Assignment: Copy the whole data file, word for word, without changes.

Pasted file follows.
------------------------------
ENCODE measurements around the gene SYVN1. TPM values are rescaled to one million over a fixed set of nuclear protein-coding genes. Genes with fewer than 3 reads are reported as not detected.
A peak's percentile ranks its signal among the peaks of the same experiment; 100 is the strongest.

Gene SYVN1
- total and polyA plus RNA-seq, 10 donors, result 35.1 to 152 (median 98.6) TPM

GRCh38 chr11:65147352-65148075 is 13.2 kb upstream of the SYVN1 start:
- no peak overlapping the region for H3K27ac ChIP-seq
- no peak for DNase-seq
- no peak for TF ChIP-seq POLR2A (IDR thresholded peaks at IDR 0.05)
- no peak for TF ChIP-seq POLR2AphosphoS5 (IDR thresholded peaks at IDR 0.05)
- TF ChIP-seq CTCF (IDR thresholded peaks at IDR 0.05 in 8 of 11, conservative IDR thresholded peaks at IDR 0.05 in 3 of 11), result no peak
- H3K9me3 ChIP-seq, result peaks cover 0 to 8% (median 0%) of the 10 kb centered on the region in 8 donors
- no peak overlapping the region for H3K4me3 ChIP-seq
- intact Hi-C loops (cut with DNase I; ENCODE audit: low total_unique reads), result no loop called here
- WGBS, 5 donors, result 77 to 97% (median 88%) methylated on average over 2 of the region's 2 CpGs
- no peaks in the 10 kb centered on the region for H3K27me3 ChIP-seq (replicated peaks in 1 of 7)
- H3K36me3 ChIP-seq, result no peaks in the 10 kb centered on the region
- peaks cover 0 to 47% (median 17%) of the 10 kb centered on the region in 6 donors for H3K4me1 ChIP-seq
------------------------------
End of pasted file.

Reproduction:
ENCODE measurements around the gene SYVN1. TPM values are rescaled to one million over a fixed set of nuclear protein-coding genes. Genes with fewer than 3 reads are reported as not detected.
A peak's percentile ranks its signal among the peaks of the same experiment; 100 is the strongest.

Gene SYVN1
- total and polyA plus RNA-seq, 10 donors, result 35.1 to 152 (median 98.6) TPM

GRCh38 chr11:65147352-65148075 is 13.2 kb upstream of the SYVN1 start:
- no peak overlapping the region for H3K27ac ChIP-seq
- no peak for DNase-seq
- no peak for TF ChIP-seq POLR2A (IDR thresholded peaks at IDR 0.05)
- no peak for TF ChIP-seq POLR2AphosphoS5 (IDR thresholded peaks at IDR 0.05)
- TF ChIP-seq CTCF (IDR thresholded peaks at IDR 0.05 in 8 of 11, conservative IDR thresholded peaks at IDR 0.05 in 3 of 11), result no peak
- H3K9me3 ChIP-seq, result peaks cover 0 to 8% (median 0%) of the 10 kb centered on the region in 8 donors
- no peak overlapping the region for H3K4me3 ChIP-seq
- intact Hi-C loops (cut with DNase I; ENCODE audit: low total_unique reads), result no loop called here
- WGBS, 5 donors, result 77 to 97% (median 88%) methylated on average over 2 of the region's 2 CpGs
- no peaks in the 10 kb centered on the region for H3K27me3 ChIP-seq (replicated peaks in 1 of 7)
- H3K36me3 ChIP-seq, result no peaks in the 10 kb centered on the region
- peaks cover 0 to 47% (median 17%) of the 10 kb centered on the region in 6 donors for H3K4me1 ChIP-seq